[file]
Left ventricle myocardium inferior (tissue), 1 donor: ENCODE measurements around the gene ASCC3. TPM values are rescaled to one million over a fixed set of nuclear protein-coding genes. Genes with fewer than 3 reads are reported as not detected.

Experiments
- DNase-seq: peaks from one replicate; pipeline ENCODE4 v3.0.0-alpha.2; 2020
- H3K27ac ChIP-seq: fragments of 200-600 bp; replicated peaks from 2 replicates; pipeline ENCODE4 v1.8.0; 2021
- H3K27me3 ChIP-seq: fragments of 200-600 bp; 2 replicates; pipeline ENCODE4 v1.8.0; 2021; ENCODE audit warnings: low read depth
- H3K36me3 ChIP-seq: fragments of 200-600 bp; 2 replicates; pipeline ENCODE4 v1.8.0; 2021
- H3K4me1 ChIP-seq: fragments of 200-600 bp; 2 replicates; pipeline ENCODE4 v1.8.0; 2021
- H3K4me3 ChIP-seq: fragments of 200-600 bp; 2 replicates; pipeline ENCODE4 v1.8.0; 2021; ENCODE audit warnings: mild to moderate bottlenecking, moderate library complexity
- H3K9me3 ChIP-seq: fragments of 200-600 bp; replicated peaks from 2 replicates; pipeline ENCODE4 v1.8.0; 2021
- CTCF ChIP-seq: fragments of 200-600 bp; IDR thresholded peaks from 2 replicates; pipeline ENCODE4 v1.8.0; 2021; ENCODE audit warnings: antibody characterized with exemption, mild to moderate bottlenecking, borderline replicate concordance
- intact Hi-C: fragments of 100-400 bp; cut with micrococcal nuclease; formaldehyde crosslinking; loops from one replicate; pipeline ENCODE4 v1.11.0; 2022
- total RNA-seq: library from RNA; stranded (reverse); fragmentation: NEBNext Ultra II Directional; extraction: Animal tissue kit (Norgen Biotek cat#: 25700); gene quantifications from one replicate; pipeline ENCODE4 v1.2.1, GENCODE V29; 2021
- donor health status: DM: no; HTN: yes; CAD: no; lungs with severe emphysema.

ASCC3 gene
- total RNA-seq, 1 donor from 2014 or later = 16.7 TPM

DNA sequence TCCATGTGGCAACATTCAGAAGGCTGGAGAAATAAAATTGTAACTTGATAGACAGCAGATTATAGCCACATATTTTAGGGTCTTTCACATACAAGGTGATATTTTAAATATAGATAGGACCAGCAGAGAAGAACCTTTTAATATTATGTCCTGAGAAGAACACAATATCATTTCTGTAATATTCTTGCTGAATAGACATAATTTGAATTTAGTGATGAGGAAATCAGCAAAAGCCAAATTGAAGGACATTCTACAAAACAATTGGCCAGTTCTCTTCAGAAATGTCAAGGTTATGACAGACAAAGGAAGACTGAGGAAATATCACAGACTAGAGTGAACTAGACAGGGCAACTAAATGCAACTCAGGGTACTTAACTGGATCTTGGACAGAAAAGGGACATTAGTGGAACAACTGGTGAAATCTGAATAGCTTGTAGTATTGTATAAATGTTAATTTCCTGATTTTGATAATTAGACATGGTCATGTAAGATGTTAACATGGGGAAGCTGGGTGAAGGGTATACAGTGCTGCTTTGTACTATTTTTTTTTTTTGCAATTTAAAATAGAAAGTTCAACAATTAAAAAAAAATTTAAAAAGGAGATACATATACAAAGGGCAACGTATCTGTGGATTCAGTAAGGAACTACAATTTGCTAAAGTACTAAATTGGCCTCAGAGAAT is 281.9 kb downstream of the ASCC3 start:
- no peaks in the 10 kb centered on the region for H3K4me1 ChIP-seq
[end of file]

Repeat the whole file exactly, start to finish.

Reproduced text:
Left ventricle myocardium inferior (tissue), 1 donor: ENCODE measurements around the gene ASCC3. TPM values are rescaled to one million over a fixed set of nuclear protein-coding genes. Genes with fewer than 3 reads are reported as not detected.

Experiments
- DNase-seq: peaks from one replicate; pipeline ENCODE4 v3.0.0-alpha.2; 2020
- H3K27ac ChIP-seq: fragments of 200-600 bp; replicated peaks from 2 replicates; pipeline ENCODE4 v1.8.0; 2021
- H3K27me3 ChIP-seq: fragments of 200-600 bp; 2 replicates; pipeline ENCODE4 v1.8.0; 2021; ENCODE audit warnings: low read depth
- H3K36me3 ChIP-seq: fragments of 200-600 bp; 2 replicates; pipeline ENCODE4 v1.8.0; 2021
- H3K4me1 ChIP-seq: fragments of 200-600 bp; 2 replicates; pipeline ENCODE4 v1.8.0; 2021
- H3K4me3 ChIP-seq: fragments of 200-600 bp; 2 replicates; pipeline ENCODE4 v1.8.0; 2021; ENCODE audit warnings: mild to moderate bottlenecking, moderate library complexity
- H3K9me3 ChIP-seq: fragments of 200-600 bp; replicated peaks from 2 replicates; pipeline ENCODE4 v1.8.0; 2021
- CTCF ChIP-seq: fragments of 200-600 bp; IDR thresholded peaks from 2 replicates; pipeline ENCODE4 v1.8.0; 2021; ENCODE audit warnings: antibody characterized with exemption, mild to moderate bottlenecking, borderline replicate concordance
- intact Hi-C: fragments of 100-400 bp; cut with micrococcal nuclease; formaldehyde crosslinking; loops from one replicate; pipeline ENCODE4 v1.11.0; 2022
- total RNA-seq: library from RNA; stranded (reverse); fragmentation: NEBNext Ultra II Directional; extraction: Animal tissue kit (Norgen Biotek cat#: 25700); gene quantifications from one replicate; pipeline ENCODE4 v1.2.1, GENCODE V29; 2021
- donor health status: DM: no; HTN: yes; CAD: no; lungs with severe emphysema.

ASCC3 gene
- total RNA-seq, 1 donor from 2014 or later = 16.7 TPM

DNA sequence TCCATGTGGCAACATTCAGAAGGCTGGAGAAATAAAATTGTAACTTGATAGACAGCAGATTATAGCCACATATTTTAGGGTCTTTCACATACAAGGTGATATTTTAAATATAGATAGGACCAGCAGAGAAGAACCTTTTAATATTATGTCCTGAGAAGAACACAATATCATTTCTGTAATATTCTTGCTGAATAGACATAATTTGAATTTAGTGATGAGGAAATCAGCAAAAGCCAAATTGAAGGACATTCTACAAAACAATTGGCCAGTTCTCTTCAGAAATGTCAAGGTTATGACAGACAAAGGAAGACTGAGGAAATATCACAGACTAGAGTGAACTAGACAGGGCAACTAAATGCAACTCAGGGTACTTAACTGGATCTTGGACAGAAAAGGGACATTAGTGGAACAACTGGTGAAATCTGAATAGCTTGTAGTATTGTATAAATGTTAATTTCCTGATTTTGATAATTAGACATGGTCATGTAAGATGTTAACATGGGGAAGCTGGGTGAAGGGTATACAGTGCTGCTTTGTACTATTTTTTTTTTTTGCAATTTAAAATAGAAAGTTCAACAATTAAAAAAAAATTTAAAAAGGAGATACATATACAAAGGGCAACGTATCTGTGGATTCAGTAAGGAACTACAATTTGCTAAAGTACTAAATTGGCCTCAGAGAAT is 281.9 kb downstream of the ASCC3 start:
- no peaks in the 10 kb centered on the region for H3K4me1 ChIP-seq